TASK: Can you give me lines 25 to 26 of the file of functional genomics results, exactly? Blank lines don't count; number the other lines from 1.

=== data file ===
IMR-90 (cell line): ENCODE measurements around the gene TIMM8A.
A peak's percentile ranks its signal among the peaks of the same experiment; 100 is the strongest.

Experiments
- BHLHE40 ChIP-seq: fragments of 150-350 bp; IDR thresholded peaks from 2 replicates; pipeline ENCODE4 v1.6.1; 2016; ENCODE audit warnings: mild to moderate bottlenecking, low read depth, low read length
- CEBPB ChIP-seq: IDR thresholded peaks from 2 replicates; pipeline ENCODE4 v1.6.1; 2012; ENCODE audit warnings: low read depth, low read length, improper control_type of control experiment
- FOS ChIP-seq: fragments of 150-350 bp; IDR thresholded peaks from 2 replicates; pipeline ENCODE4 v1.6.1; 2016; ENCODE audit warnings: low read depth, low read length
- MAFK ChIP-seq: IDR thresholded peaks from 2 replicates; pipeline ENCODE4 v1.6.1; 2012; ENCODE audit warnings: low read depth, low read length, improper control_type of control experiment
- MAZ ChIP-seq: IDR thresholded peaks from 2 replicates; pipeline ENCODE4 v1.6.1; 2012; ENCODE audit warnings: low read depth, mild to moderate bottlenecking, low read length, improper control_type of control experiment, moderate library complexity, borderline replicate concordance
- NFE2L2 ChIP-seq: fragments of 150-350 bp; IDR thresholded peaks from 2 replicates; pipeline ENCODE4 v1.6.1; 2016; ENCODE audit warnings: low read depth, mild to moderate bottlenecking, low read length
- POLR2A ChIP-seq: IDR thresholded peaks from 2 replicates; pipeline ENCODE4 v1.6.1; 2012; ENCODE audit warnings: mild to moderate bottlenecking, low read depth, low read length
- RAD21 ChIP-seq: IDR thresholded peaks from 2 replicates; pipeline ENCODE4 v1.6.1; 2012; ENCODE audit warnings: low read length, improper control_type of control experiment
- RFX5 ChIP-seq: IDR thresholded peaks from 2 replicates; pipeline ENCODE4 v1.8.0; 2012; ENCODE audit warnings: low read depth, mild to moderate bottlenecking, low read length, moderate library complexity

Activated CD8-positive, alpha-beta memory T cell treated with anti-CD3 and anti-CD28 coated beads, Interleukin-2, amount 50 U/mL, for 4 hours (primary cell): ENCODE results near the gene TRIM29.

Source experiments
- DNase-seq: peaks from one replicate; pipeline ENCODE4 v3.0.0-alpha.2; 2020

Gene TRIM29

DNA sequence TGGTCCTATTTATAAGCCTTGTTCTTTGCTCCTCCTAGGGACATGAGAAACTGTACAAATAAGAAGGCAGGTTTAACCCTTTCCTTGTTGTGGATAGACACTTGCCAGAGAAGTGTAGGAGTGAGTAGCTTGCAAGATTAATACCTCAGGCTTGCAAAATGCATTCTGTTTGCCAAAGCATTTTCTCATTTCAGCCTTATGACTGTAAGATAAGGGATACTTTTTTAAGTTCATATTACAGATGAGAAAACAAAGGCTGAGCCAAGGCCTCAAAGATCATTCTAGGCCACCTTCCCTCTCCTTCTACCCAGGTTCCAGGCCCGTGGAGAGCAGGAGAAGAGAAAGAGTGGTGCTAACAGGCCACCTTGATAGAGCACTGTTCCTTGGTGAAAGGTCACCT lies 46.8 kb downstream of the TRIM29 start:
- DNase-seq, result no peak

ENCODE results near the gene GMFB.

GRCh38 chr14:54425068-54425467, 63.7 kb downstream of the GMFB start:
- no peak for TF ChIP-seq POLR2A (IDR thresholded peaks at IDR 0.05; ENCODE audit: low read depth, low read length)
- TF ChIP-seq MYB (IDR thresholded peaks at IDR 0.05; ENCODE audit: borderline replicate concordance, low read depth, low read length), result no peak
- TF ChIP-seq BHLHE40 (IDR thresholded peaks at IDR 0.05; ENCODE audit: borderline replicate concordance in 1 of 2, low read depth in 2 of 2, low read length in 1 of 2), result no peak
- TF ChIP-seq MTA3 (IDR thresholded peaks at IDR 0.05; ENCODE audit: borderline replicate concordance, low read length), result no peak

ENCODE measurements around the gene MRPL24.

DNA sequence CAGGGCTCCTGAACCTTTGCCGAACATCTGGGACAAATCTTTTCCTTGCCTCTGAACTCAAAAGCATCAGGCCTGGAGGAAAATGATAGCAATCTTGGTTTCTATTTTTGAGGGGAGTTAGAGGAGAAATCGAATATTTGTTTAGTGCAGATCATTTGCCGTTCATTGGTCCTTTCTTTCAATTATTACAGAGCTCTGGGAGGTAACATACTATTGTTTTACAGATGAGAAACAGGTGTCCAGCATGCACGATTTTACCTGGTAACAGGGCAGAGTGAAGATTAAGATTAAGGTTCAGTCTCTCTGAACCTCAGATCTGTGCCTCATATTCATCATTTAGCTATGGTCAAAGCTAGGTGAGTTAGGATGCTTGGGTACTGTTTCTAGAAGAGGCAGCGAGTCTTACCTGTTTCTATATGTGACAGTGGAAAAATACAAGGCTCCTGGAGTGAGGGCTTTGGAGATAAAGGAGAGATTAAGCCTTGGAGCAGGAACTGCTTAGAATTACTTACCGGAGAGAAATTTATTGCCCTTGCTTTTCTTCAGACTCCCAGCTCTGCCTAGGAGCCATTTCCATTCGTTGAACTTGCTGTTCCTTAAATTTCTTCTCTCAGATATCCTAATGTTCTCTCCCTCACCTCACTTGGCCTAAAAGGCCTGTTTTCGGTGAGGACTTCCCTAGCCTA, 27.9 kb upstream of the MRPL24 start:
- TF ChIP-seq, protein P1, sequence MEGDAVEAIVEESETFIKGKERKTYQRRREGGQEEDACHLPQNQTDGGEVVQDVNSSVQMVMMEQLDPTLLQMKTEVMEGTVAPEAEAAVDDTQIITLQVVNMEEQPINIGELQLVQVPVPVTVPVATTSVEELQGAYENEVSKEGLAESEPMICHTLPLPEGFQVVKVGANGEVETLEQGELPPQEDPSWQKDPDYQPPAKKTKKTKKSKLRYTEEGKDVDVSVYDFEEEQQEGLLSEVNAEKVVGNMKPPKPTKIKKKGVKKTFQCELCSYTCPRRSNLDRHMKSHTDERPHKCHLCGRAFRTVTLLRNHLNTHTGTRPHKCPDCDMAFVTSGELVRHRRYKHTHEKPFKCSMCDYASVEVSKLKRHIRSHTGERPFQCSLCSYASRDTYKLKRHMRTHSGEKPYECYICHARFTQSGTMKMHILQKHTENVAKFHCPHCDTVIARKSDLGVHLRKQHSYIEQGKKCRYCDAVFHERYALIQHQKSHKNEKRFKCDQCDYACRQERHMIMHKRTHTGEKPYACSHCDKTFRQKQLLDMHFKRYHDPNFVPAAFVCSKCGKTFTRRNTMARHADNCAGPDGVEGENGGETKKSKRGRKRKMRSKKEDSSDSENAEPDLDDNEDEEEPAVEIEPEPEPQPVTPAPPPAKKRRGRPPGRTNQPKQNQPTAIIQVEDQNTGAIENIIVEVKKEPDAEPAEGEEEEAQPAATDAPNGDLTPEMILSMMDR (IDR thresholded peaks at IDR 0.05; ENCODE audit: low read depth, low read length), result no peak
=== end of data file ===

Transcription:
ENCODE measurements around the gene MRPL24.

DNA sequence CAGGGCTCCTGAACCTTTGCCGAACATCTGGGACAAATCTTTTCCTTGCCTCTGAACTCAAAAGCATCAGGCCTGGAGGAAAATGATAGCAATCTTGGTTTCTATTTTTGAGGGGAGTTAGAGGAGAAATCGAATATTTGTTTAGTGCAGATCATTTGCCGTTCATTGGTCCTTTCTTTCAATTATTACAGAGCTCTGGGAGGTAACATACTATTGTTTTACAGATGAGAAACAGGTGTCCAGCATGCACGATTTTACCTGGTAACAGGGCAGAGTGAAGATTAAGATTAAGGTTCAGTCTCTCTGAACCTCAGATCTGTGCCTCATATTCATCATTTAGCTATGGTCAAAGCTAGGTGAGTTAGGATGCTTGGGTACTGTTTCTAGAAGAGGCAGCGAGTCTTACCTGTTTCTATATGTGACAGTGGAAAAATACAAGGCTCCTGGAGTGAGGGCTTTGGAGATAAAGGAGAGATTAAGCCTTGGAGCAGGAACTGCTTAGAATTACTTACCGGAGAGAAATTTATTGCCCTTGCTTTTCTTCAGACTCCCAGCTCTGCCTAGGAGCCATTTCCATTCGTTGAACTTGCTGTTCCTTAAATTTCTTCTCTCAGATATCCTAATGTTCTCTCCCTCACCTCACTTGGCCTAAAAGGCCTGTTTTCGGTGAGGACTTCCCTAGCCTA, 27.9 kb upstream of the MRPL24 start: